Missing: Budget reform on defense, Medicare and Social Security
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On Tuesday, President Trump unleashed a 62-page budget proposal and, along with it, almost immediate outrage. The document relies on heavy reductions to social safety net programs and implements a “2-Penny Plan,” under which non-defense discretionary spending would be cut by 2 percent each year. Under the plan, federal spending would be $3.6 trillion lower over the next decade.

The budget would make good on Trump’s long-promised plan to hike Pentagon spending, with a year-one increase of about $54 billion offset by roughly the same amount in non-defense discretionary cuts. Overall, the budget would leave the proportion of defense to non-defense discretionary spending higher than it’s been in 40 years.

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For fiscal conservatives weary of an era of “open-ended government,” the prospect of a budget that balances, eliminates 66 programs outright and includes more cuts than any other presidential budget in history is tantalizing. But there are a few major catches even for those inclined to support the types of policy changes that are causing so much grief on the opposite side of the aisle.

 

For one, the budget’s reductions in Medicaid spending, roughly $839 billion, are largely contingent on enactment of the American Health Care Act, which barely passed the House earlier this month. The budget also assumes an aggressive 2.5-3-percent rate of economic growth — more than that projected by the Congressional Budget Office over the same period — and a rate of Pentagon spending growth that is subject to significant variation if priorities change moving forward.

The roughly $54 billion in discretionary spending offsets are based on reductions to programs that include the State Department, the Environmental Protection Agency, the Department of Agriculture, and $192 billion from the Supplemental Nutrition Assistance Program (SNAP). Each of these cuts would be a heavy lift politically, and the budget does not get into full details of where exactly all its savings would come from.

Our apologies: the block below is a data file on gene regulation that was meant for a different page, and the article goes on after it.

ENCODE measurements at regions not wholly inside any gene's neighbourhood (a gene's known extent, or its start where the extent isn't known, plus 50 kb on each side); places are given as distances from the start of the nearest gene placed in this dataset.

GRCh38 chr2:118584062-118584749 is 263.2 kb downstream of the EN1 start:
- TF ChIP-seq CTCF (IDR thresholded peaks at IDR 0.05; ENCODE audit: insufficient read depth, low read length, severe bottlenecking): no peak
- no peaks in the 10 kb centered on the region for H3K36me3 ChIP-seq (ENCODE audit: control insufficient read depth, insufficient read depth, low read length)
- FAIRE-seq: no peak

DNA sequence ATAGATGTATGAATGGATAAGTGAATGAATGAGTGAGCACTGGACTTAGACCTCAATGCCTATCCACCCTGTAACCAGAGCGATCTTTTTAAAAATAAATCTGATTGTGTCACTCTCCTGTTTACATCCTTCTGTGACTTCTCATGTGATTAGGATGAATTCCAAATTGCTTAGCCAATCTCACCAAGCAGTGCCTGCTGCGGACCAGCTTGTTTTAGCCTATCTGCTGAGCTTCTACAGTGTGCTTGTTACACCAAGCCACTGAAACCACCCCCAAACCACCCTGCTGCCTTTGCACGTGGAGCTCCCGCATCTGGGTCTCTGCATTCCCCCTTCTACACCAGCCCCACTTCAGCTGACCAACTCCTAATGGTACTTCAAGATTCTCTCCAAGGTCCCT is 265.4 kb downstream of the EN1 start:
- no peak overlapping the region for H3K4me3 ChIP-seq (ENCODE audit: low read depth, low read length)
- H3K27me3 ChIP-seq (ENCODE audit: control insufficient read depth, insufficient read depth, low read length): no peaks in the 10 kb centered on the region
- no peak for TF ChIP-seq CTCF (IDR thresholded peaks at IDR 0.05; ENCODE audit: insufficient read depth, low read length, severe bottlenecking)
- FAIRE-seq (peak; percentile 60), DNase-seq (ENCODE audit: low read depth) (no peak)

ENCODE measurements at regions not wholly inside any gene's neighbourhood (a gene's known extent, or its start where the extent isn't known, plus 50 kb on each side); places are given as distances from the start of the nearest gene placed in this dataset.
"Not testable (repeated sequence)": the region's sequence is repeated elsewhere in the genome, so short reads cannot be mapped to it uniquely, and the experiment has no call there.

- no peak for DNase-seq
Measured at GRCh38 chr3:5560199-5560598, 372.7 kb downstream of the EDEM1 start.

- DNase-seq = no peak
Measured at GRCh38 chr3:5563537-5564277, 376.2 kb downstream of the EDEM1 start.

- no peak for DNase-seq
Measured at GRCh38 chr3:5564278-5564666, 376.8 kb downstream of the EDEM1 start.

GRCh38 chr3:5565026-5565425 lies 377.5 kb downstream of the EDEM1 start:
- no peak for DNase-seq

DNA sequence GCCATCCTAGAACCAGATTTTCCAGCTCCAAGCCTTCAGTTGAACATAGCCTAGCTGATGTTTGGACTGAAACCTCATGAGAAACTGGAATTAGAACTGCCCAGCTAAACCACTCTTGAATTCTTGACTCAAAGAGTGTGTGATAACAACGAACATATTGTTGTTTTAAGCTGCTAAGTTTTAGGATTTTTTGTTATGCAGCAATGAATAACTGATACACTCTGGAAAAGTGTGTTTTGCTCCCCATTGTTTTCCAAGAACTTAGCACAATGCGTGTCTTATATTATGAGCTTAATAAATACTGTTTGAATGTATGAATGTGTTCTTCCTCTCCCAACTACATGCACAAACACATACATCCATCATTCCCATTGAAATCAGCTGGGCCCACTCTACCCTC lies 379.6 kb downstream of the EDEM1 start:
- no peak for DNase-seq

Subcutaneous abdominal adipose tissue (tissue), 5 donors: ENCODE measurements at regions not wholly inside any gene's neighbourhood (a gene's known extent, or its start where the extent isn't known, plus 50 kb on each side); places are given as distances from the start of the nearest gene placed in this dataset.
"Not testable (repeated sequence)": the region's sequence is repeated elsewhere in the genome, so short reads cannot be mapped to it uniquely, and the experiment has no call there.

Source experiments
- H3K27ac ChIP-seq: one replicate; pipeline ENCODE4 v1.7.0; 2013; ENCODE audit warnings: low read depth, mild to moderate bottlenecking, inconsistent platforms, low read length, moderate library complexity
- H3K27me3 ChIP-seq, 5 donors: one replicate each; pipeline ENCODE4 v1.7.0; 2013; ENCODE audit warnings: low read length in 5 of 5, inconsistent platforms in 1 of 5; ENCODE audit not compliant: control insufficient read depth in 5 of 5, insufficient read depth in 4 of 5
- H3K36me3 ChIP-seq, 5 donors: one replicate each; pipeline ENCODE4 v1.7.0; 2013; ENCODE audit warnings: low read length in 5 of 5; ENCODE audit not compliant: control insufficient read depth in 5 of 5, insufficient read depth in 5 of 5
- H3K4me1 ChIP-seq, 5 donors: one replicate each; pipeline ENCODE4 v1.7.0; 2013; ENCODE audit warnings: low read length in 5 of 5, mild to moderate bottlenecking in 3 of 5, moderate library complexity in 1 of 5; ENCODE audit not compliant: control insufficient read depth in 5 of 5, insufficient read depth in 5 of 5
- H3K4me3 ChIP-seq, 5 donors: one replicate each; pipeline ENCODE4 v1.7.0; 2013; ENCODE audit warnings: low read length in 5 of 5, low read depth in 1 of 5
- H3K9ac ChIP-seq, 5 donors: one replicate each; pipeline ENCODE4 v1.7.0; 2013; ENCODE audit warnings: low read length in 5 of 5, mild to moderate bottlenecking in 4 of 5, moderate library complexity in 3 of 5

And of course, the presidential budget represents an agenda and a starting point — the real work is now up to Congress, which is likely to reject at least some of the plan.

But a bigger concern for fiscal conservatives is that Trump’s plan specifically excludes the biggest portion of the budget — the entitlement programs of Medicare and Social Security — and the biggest line item of discretionary spending — the Pentagon. It’s no secret that Congress is notoriously hesitant to touch these programs, and a presidential budget that specifically excludes them only cements that expectation.

There is a valid debate to be had about what the proper Pentagon topline should be in order to keep the country safe, but it is inexcusable to refrain entirely from trimming a department recently caught covering up $125 billion in waste it internally identified.

There is also debate to be had over whether “parity” — that is, equal cuts to defense and non-defense spending under the Budget Control Act — makes sense, but that debate should not ignore the real political ramifications of what would effectively decimate any cross-partisan support for maintaining this spending restraint.

Whether one is inclined to believe or be skeptical of the optimistic growth assumptions in the budget, relying so heavily on projections that are, at best, subject to change, is a dangerous game to play with large liabilities already looming.

Ultimately, the president’s budget is neither more surprising nor more binding than it was when the framework was first released in March. Despite the sound and fury from many, fiscal conservatives can find a great deal to celebrate in a budget that takes such a serious look at the fundamental question of the proper size and scope of government.

But a plan that also digs in on one of the biggest problems plaguing Washington — taking the two biggest spending drivers off the table for any reforms — is troubling news for Democrats and Republicans alike, and a flaw Congress should seriously work to address as it develops its own blueprint.

Jonathan Bydlak is the founder and president of the Coalition to Reduce Spending, a non-partisan advocate for lower federal spending and the creator of SpendingTracker.org. He is a fiscal policy expert and also served as director of fundraising on Ron Paul's 2008 presidential campaign. Bydlak holds a degree in economics from Princeton University. Follow him on Twitter @jbydlak and @Reduce_Spending.


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